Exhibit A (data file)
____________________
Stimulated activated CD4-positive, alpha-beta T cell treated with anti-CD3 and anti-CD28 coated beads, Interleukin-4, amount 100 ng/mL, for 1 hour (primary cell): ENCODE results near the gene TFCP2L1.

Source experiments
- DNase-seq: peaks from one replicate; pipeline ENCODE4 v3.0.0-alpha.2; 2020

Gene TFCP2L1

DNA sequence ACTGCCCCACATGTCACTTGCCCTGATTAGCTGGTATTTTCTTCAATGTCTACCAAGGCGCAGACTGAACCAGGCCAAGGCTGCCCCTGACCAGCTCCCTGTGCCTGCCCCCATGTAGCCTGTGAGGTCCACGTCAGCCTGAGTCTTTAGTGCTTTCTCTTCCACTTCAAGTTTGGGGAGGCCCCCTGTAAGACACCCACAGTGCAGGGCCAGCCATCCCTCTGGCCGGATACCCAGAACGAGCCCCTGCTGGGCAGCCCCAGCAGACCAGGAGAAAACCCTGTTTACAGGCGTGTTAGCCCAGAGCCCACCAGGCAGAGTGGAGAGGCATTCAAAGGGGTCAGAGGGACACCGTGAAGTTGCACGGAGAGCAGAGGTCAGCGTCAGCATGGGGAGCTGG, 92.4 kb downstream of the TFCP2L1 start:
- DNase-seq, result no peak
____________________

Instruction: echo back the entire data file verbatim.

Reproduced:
Stimulated activated CD4-positive, alpha-beta T cell treated with anti-CD3 and anti-CD28 coated beads, Interleukin-4, amount 100 ng/mL, for 1 hour (primary cell): ENCODE results near the gene TFCP2L1.

Source experiments
- DNase-seq: peaks from one replicate; pipeline ENCODE4 v3.0.0-alpha.2; 2020

Gene TFCP2L1

DNA sequence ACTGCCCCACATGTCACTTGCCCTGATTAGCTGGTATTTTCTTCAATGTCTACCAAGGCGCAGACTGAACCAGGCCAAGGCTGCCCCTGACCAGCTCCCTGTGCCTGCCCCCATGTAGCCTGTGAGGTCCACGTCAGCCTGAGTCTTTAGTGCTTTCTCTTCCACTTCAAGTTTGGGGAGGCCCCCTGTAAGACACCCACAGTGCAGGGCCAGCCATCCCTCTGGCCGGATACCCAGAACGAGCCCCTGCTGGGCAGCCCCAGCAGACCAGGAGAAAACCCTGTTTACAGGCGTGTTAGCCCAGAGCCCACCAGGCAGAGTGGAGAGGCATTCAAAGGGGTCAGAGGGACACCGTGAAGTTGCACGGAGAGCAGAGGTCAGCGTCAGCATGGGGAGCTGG, 92.4 kb downstream of the TFCP2L1 start:
- DNase-seq, result no peak